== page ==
Surpassing Certainty (What My Twenties Taught Me): Part 2/ Chapters 15 [End of Book] – Summary/ Review (with Spoilers)

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Janet Mock: Surpassing Certainty - What My Twenties Taught Me Book Cover

It’s the end! Not just of the book but also for Troy and Janet’s relationship for Aaron has become a consistent force in her life so Troy really has no place in it. Despite his attempts to win her back.

Chapter 15: The End of One Thing and Beginning of Another

Well, after Janet left Troy, for 2 years he tried to win her back. Which he wasn’t able to do since she ended up dating, meeting Aaron and pretty much when Aaron met Troy, he put a stake through Troy’s heart. So, to make it so Troy keeps some dignity in the situation, Janet pushed him to divorce her.

Leaving us learning they did speak again when her Marie Claire article came out and Janet notes this book, alongside being an ode to her younger self, is also an ode to Troy. Someone who, after his relationship with Janet, found a wife, had a child and seemingly found happiness.

Highlights

It Maintains The Idea Janet’s Story Would Make An Interesting Television Show

Focusing strictly on this chapter, it sounds like a wonderful series finale. The only thing missing is her announcing she is adopting a child and that setting up the third book. Of which I don’t know if I would read that but I’ll keep that to the book review.

Criticism

Was Troy As, For A Lack of A Better Term, Pathetic As Janet Makes Him Seem

I really don’t mean the word pathetic, for heart broken probably fits best. However, him trying for two years as Janet was probably… well being Janet, sounds so sad, doesn’t it? Granted, he pushed her away but the fact he spent the rest of his stint in New Jersey trying to buy back her affection is kind of depressing. Then for him to meet Aaron, when Janet’s brother was visiting, and being kind of dismissed – ouch.

Insert that scene from Under Wraps when the Mummy is listening to "All By Myself" by Eric Carmen - which sadly isn't on YouTube.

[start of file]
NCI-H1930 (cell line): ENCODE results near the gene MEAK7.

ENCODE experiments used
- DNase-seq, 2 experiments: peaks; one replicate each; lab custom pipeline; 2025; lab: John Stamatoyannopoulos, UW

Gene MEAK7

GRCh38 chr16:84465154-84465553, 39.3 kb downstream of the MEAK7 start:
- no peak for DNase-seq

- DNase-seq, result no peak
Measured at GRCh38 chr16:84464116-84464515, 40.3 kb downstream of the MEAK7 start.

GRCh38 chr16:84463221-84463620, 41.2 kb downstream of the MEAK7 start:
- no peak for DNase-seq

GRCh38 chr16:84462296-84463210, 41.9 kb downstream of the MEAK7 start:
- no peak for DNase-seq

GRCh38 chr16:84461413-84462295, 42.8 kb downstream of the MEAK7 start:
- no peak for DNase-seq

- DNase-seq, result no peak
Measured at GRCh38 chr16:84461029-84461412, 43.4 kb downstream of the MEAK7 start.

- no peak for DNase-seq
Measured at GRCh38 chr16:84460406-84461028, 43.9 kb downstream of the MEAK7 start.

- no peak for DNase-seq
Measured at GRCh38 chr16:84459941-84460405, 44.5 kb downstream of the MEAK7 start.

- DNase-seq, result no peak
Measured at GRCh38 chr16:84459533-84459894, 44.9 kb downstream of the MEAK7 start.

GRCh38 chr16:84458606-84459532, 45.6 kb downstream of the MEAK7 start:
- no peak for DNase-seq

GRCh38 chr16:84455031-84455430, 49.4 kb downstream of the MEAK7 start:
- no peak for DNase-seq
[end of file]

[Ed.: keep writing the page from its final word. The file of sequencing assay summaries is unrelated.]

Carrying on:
Collected Quote(s)

It was strangely freeing to be alone, to not be obligated to anyone but myself. I didn’t have to do. I didn’t have to speak. I merely had to be.

—           “Part 2/ Chapter 15.” Surpassing Certainty


[…] love is not simple. It’s messy. Love forces you to face yourself and grow up.

—           “Part 2/ Chapter 15.” Surpassing Certainty


We couldn’t make forever, but forever isn’t love’s sole ambition. The goal is to be impacted, to be changed forever.

—           “Part 2/ Chapter 15.” Surpassing Certainty


I hated parties, and I loathed crowds. My easy smile, gregarious nature, and love of the camera deceives many into believing that I am a social person, an extrovert. I’m good with people. I genuinely like people. But I’m also a great pretender who tolerated the company of others.

—           “Afterword.” Surpassing Certainty


“My twenties represented a time when I had no other obligation than to figure out who I was. I took the time I needed to just be—to learn how to advocate for myself before becoming an advocate for others. I was accountable to myself. It was a time for me to process the experiences that had shaped me and to be bold enough to seek new ones. It was a time for me to make mistakes and learn from them. It was a time for me to seek my voice, my purpose, and my place in the world. My twenties taught me to create and uphold much-needed boundaries, to take hold and possession of my body, and to stake a claim on my life. My twenties also taught me to improvise and to loosen up. Boundaries are vital, but at times I could be unmoving about these self-imposed restrictions, and that often prevented me from going where I truly wanted, from knowing others as I wanted to be known, from loving and being loved in the way I desired. My twenties prepared me to be seen fully—in my own eyes, in the eyes of the people I know and love, and in the eyes of the public I’ve invited into my life to know me. More than anything, it was my act of being in process during those messy, fun, and formative years—all the decisions and mishaps, all the highs and lows—that brought me to yet another dark room. This time, though, I was free, overwhelmingly secure in who I was and certain that she was—and would be—enough.”

—           “Afterword.” Surpassing Certainty

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